Over the weekend, my challenge was to learn about OpenSocial and create a Silverlight application that uses it.  I did that, with this simple application.  To take advantage of the OpenSocial implementation in Orkut sandbox, you have to create a Google Gadget with the OpenSocial feature, post the gadget on the Internet, and then add the URL of the gadget as an application.  As I looked into the Google gadget API to build this, I found something interesting, the Google Gadget framework exposes the function _IG_FetchContent() that can be used to asynchronously fetch the text at any URL.  This is called cross-domain data access and if enabled in the browser, it opens up a VERY BIG SECURITY HOLE.  One of the challenges in writing Silverlight applications that run in a secure browser sandbox is that they can't access data from a different domain.  For example, if your site is http://blogs.msdn.com, your Silverlight client-side JavaScript can't get data from Web 2.0 services like Twitter at the URL http://twitter.com/statuses/friends_timeline/Synergist.xml and render it out in Silverlight.  To do this in Silverlight today, you have to either do some server-side code to create a bridge or proxy web service that routes the service on the server.  It isn't hard, but it's another step that you have to take, and the server-side code for a PHP website would be different than the code for an ASP.Net website.  I am told that the next version of Silverlight, 1.1, will have a better way of doing that. 

Mash-up and Gadget Frameworks

Other options are to use mash-up and gadget frameworks like Microsoft's Popfly, Yahoo! Pipes, or Google Gadgets that implement this cross-domain data access for you.  Since OpenSocial applications in Orkut are based on Google Gadgets, it is possible for Silverlight OpenSocial applications in Orkut to take advantage of these Google Remote Content APIs to make cross-domain calls.  This can be used to call Web 2.0 services or to composite your Silverlight application from XAML residing on various domains.  Where you would use Silverlight's Downloader object for same-domain data and services, you would use the _IG_FetchContent() and _IG_FetchXmlContent() to access data from external domains.  Here's how I've used it to download XAML from cross domains and populate the Silverlight Scene graph:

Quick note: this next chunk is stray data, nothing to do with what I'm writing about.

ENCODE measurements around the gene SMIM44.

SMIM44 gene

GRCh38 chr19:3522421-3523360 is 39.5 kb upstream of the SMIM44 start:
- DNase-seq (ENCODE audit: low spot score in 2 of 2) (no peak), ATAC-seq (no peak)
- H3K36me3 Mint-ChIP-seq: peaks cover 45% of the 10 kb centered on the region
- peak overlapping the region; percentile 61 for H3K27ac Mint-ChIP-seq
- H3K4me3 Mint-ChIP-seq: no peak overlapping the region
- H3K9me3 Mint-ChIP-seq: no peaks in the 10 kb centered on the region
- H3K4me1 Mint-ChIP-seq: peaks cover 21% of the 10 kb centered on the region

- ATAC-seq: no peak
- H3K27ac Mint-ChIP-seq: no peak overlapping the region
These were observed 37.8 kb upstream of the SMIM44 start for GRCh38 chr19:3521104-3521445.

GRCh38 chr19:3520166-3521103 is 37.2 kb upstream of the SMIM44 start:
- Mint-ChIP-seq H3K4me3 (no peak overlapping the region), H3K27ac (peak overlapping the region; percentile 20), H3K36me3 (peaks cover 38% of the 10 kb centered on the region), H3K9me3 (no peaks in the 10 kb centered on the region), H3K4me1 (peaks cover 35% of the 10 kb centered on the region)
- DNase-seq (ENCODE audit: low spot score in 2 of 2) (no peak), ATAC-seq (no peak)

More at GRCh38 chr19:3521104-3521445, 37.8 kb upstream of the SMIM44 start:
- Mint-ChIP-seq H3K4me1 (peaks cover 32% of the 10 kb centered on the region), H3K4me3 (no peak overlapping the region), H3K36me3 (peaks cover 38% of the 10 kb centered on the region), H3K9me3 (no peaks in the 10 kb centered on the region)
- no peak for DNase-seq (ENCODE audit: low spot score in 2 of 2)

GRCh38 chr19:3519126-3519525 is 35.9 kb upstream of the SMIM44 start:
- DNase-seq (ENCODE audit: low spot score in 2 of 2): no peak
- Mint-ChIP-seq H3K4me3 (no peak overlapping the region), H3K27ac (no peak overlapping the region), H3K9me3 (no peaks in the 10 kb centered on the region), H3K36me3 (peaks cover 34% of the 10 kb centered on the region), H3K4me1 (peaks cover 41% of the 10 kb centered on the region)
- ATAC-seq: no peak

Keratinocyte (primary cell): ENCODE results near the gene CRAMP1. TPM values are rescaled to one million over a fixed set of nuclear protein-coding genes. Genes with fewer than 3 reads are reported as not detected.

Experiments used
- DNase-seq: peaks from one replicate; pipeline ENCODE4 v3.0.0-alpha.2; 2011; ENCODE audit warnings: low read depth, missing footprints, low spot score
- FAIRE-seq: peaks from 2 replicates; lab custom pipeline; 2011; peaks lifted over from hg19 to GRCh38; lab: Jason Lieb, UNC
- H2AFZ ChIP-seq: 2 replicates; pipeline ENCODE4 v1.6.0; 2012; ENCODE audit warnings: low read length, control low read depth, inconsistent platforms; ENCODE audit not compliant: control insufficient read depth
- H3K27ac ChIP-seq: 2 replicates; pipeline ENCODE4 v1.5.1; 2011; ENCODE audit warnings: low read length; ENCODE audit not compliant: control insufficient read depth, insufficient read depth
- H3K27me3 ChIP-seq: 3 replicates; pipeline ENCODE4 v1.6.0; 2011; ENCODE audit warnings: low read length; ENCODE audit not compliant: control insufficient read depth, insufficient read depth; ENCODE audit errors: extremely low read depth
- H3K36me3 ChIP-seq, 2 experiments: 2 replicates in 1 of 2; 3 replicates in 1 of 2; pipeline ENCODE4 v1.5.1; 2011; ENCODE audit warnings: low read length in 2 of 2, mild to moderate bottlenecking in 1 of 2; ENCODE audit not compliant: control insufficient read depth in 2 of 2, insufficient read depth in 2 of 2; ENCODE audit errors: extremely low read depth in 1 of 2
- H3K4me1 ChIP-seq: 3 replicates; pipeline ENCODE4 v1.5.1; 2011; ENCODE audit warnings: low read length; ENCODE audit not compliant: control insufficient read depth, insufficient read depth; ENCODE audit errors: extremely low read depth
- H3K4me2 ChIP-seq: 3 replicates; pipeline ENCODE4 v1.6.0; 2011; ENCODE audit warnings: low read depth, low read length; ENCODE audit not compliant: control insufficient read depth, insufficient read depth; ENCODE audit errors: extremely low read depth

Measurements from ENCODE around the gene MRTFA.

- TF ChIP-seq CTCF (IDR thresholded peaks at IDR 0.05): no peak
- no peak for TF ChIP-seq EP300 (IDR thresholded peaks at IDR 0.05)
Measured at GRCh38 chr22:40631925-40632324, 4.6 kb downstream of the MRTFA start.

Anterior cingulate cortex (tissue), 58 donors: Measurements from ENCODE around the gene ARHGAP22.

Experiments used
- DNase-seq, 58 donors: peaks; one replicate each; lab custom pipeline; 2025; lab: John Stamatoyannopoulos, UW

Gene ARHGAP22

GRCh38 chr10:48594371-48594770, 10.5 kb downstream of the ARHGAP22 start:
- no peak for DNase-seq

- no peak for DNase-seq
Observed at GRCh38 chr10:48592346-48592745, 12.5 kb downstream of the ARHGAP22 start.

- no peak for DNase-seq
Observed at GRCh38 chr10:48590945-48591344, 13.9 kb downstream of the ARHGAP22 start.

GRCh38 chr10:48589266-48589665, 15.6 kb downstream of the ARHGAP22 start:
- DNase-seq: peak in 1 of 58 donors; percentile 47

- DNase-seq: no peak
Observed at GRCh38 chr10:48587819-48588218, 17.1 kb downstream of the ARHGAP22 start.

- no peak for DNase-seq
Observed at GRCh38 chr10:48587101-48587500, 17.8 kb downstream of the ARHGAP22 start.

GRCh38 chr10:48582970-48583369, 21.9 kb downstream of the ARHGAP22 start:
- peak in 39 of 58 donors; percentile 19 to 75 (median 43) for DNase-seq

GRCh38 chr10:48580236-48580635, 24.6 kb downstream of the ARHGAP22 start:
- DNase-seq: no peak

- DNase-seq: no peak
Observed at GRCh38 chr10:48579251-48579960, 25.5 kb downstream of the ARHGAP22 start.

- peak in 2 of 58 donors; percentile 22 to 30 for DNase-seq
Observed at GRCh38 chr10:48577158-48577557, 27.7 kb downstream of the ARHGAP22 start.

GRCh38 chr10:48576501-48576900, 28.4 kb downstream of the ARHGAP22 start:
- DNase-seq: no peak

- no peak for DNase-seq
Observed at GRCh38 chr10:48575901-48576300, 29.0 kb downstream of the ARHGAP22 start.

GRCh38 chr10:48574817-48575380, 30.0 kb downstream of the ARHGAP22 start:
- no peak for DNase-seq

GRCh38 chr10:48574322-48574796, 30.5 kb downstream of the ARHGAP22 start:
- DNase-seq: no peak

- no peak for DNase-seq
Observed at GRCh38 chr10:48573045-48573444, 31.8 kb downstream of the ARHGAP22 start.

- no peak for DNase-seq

var m_root = null;

function OnLoad(sender, context, source)
{
  m_root = source;
 
  _IG_FetchContent("http://hosting.gmodules.com/ig/gadgets/file/113009390747258006757/OpenSocial.xaml", GotXaml)
 
}

function GotXaml(xaml)
{
    var host = m_root.getHost();
    var canvas = host.content.CreateFromXaml(xaml);
   
    m_root.children.Clear();
   
    m_root.children.Add(canvas);
}

Now that's Synergy!

Thank you Google for making Silverlight better!